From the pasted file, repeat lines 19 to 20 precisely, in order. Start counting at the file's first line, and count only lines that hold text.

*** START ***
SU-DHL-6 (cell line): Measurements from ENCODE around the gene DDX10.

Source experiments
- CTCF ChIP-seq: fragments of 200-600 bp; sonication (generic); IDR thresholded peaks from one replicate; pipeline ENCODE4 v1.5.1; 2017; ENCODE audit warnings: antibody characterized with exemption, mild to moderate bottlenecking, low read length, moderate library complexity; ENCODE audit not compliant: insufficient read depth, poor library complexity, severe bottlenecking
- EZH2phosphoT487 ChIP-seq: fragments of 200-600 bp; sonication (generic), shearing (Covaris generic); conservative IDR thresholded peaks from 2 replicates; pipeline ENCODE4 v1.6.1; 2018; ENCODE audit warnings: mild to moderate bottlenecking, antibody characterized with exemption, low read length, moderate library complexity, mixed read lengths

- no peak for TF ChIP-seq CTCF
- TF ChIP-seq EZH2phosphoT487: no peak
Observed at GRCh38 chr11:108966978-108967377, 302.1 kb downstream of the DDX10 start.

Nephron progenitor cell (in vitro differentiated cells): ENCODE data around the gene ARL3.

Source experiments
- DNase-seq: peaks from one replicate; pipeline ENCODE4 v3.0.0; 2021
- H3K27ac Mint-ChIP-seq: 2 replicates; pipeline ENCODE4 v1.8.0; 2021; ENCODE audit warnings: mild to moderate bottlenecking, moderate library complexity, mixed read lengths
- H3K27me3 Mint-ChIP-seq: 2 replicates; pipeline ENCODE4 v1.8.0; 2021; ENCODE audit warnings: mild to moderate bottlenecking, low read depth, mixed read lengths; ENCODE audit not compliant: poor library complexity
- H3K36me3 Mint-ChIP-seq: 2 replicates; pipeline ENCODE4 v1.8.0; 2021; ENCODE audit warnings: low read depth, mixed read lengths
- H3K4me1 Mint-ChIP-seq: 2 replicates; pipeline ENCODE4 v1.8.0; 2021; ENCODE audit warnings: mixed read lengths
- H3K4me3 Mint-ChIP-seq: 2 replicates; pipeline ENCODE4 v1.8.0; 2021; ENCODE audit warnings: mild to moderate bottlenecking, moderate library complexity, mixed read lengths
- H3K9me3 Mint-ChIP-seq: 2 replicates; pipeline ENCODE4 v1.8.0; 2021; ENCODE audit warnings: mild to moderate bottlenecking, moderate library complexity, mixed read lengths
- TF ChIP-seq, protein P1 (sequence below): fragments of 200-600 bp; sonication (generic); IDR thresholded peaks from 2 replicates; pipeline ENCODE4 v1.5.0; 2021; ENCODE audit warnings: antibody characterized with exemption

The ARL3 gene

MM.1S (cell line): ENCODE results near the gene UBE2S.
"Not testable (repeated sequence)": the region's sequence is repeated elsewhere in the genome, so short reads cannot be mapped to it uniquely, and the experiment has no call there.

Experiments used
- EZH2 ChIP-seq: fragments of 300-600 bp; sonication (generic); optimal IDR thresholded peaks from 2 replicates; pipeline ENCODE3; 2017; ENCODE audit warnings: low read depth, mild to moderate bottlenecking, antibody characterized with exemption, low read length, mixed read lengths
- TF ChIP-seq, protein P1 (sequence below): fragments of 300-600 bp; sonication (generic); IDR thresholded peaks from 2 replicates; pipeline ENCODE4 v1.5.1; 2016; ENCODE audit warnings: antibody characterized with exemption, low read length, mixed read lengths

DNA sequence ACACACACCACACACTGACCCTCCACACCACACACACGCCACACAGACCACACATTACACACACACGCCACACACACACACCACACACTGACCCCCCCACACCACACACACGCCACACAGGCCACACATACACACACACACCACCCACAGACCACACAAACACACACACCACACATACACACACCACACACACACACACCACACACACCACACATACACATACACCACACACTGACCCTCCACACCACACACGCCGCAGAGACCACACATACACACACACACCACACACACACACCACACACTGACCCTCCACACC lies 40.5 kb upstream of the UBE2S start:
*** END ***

MM.1S (cell line): ENCODE results near the gene UBE2S.
"Not testable (repeated sequence)": the region's sequence is repeated elsewhere in the genome, so short reads cannot be mapped to it uniquely, and the experiment has no call there.